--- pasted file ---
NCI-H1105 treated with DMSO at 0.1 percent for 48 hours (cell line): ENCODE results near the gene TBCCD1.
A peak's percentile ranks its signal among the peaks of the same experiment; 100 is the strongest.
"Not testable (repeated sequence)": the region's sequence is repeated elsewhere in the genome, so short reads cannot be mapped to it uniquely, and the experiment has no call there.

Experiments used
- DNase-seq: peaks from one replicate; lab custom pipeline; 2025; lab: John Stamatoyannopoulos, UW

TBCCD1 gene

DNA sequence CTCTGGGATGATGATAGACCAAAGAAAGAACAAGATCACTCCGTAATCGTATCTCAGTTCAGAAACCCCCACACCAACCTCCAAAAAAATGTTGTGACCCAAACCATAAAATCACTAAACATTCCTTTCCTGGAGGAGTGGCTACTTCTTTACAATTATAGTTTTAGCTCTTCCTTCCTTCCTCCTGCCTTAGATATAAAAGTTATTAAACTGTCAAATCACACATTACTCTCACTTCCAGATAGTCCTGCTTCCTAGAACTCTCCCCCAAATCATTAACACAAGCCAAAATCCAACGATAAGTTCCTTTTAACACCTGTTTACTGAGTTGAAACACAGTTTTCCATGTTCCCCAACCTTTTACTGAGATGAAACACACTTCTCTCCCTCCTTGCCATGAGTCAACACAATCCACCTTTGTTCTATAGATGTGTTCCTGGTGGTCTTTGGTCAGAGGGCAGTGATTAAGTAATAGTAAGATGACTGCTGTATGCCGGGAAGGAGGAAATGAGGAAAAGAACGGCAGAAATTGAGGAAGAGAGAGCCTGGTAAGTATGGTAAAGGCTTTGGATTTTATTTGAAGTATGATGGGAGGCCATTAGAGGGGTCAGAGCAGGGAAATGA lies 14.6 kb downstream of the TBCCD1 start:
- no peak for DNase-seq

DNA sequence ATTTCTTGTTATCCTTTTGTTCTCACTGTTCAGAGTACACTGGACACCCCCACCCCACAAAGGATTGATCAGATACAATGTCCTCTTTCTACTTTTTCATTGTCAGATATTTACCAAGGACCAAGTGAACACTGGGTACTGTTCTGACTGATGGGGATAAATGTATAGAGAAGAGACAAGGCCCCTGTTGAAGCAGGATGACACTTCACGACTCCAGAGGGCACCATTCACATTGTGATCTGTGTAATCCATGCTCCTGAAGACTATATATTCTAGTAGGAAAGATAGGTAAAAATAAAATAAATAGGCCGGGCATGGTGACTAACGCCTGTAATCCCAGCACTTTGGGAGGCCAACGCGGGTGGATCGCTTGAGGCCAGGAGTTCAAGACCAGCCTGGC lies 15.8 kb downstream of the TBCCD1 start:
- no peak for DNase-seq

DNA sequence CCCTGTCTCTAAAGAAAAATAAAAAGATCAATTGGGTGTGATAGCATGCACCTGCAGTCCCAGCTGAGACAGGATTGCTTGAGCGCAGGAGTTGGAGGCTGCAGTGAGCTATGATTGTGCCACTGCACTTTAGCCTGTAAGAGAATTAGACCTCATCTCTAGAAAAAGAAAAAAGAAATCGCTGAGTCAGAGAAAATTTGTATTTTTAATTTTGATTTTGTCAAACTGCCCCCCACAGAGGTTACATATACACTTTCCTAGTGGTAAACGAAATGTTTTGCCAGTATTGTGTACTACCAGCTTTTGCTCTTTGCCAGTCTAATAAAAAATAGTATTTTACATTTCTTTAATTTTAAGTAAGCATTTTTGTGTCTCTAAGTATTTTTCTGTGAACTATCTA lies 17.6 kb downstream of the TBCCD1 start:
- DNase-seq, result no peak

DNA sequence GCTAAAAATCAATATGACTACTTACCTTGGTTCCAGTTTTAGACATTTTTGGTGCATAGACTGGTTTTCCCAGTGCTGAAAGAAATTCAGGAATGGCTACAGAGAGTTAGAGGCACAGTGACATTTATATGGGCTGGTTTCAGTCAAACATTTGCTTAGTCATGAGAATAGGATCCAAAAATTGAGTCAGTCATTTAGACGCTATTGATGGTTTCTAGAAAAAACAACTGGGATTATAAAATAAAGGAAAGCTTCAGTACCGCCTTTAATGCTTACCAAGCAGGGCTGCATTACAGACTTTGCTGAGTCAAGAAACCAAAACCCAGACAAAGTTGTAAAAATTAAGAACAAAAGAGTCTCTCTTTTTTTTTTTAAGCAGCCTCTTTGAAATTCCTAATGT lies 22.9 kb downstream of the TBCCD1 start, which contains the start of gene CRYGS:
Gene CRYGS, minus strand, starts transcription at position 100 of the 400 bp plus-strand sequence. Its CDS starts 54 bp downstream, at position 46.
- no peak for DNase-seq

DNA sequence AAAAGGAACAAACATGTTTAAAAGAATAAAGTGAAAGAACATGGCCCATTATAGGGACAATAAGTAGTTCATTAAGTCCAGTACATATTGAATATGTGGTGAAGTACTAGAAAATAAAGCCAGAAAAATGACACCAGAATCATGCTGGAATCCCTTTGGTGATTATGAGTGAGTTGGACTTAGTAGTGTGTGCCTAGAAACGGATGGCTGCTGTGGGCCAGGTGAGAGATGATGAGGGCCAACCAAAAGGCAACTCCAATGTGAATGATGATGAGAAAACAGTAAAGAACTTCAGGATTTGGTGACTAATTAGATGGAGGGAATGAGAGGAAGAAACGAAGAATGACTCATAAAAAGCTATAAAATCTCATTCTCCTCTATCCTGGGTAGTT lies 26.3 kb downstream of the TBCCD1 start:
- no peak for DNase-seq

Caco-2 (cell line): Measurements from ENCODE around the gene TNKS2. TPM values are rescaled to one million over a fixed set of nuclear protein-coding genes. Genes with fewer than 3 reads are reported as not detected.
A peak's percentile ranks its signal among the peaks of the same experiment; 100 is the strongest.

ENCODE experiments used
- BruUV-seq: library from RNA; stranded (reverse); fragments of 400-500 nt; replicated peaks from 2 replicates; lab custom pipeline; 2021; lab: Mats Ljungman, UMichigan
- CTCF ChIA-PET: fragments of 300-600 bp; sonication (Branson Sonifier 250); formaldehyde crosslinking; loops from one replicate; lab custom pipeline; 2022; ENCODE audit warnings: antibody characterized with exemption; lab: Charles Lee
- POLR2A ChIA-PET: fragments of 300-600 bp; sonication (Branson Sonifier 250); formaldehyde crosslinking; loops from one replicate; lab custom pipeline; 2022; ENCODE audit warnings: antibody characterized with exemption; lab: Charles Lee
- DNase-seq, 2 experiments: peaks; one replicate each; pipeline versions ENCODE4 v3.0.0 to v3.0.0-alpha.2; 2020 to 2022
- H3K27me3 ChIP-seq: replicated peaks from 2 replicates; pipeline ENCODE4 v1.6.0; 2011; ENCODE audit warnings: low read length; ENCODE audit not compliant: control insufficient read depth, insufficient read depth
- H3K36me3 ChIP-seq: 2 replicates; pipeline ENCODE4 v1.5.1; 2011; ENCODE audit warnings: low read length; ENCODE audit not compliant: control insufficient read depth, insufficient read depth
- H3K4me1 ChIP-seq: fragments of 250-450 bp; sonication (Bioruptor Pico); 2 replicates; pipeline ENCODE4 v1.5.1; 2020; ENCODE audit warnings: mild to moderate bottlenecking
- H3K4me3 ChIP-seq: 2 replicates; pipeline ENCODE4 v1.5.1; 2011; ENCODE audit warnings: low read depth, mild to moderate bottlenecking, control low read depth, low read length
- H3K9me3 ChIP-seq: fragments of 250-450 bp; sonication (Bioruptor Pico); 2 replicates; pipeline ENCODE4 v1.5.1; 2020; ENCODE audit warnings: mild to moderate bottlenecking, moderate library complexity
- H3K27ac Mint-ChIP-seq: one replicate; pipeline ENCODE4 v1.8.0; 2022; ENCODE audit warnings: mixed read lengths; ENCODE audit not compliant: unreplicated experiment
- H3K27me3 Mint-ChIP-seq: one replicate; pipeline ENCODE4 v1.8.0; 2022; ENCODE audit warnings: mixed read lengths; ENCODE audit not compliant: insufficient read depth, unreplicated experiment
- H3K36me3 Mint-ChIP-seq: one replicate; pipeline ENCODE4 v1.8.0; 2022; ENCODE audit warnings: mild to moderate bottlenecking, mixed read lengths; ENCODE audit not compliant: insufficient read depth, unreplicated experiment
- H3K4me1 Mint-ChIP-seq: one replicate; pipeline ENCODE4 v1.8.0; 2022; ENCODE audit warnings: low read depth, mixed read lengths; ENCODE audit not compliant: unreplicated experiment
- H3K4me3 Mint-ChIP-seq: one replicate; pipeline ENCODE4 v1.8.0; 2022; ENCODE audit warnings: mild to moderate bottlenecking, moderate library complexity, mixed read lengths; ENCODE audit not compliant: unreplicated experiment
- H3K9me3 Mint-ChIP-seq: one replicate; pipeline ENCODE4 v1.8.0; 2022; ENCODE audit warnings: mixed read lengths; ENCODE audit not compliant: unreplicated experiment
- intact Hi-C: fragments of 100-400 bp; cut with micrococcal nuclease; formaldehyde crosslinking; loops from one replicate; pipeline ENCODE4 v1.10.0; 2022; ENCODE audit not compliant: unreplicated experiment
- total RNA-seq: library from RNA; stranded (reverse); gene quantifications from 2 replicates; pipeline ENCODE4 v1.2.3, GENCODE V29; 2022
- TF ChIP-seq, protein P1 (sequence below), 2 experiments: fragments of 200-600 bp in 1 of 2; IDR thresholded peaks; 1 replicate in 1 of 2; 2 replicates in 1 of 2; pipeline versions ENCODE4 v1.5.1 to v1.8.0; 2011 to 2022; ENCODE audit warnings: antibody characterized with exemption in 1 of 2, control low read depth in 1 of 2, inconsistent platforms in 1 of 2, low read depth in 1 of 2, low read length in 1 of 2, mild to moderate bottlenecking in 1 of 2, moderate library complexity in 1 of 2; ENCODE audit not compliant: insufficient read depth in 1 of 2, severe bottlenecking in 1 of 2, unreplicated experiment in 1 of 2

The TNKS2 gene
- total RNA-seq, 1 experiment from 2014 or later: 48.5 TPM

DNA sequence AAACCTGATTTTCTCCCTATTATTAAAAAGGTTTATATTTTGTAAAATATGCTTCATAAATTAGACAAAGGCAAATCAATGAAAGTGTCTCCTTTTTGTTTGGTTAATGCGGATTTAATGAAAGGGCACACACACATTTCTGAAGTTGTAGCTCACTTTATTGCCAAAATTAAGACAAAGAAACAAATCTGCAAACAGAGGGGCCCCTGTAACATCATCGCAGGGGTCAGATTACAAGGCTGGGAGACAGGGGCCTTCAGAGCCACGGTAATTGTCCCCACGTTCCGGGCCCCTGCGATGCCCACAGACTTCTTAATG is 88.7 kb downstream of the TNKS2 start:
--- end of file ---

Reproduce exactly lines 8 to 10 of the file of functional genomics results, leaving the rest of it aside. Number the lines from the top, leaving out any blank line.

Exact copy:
- no peak for DNase-seq

DNA sequence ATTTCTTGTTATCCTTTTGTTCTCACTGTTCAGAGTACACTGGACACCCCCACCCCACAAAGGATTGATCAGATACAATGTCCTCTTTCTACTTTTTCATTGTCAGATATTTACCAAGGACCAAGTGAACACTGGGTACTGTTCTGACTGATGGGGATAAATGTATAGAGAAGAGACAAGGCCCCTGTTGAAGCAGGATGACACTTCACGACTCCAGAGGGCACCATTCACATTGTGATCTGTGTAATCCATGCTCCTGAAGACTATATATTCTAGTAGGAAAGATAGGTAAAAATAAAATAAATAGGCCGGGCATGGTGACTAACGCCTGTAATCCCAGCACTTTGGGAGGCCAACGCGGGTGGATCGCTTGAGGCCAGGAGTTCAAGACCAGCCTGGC lies 15.8 kb downstream of the TBCCD1 start:
- no peak for DNase-seq